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G3 (Bethesda). 2016 Oct 13;6(10):3283-3295. doi: 10.1534/g3.116.030486.

Head Transcriptomes of Two Closely Related Species of Fruit Flies of the Anastrepha fraterculus Group Reveals Divergent Genes in Species with Extensive Gene Flow.

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Departamento de Genética e Evolução, Universidade Federal de São Carlos, São Paulo 13565-905, Brazil.
Departamento de Genética e Evolução, Universidade Federal de São Carlos, São Paulo 13565-905, Brazil


Several fruit flies species of the Anastrepha fraterculus group are of great economic importance for the damage they cause to a variety of fleshy fruits. Some species in this group have diverged recently, with evidence of introgression, showing similar morphological attributes that render their identification difficult, reinforcing the relevance of identifying new molecular markers that may differentiate species. We investigated genes expressed in head tissues from two closely related species: A. obliqua and A. fraterculus, aiming to identify fixed single nucleotide polymorphisms (SNPs) and highly differentiated transcripts, which, considering that these species still experience some level of gene flow, could indicate potential candidate genes involved in their differentiation process. We generated multiple libraries from head tissues of these two species, at different reproductive stages, for both sexes. Our analyses indicate that the de novo transcriptome assemblies are fairly complete. We also produced a hybrid assembly to map each species' reads, and identified 67,470 SNPs in A. fraterculus, 39,252 in A. obliqua, and 6386 that were common to both species. We identified 164 highly differentiated unigenes that had a mean interspecific index ([Formula: see text]) of at least 0.94. We selected unigenes that had Ka/Ks higher than 0.5, or had at least three or more highly differentiated SNPs as potential candidate genes for species differentiation. Among these candidates, we identified proteases, regulators of redox homeostasis, and an odorant-binding protein (Obp99c), among other genes. The head transcriptomes described here enabled the identification of thousands of genes hitherto unavailable for these species, and generated a set of candidate genes that are potentially important to genetically identify species and understand the speciation process in the presence of gene flow of A. obliqua and A. fraterculus.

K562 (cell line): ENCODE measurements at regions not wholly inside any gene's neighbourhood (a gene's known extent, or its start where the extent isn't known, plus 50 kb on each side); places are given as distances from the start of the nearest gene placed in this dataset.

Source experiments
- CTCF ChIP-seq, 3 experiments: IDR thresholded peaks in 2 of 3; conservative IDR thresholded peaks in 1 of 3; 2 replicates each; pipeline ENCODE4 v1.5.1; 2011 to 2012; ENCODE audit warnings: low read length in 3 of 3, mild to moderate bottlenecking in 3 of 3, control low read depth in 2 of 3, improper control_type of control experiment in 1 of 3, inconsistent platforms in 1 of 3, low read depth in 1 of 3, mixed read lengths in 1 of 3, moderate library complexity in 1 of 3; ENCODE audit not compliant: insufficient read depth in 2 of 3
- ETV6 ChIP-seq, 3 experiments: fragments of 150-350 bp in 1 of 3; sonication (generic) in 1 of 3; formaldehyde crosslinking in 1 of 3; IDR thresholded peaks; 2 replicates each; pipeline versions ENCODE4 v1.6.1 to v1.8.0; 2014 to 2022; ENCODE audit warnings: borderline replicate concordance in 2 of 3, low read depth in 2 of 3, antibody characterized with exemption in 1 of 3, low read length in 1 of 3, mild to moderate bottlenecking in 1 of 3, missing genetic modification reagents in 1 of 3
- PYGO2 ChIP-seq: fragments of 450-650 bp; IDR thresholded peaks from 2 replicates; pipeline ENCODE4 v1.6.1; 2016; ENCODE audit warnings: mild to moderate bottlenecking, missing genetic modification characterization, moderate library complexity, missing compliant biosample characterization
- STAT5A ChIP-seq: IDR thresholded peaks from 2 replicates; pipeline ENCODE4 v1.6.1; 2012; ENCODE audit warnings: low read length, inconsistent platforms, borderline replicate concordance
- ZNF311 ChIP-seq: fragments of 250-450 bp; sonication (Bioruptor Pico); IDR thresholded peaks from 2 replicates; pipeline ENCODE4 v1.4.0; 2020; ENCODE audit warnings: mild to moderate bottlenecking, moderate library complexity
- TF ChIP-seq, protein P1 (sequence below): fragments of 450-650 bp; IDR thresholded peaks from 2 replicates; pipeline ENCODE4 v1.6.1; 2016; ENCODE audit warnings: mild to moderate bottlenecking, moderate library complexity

RNA-Seq; de novo assembly; fixed SNPs; fraterculus group; next generation sequencing; positive selection

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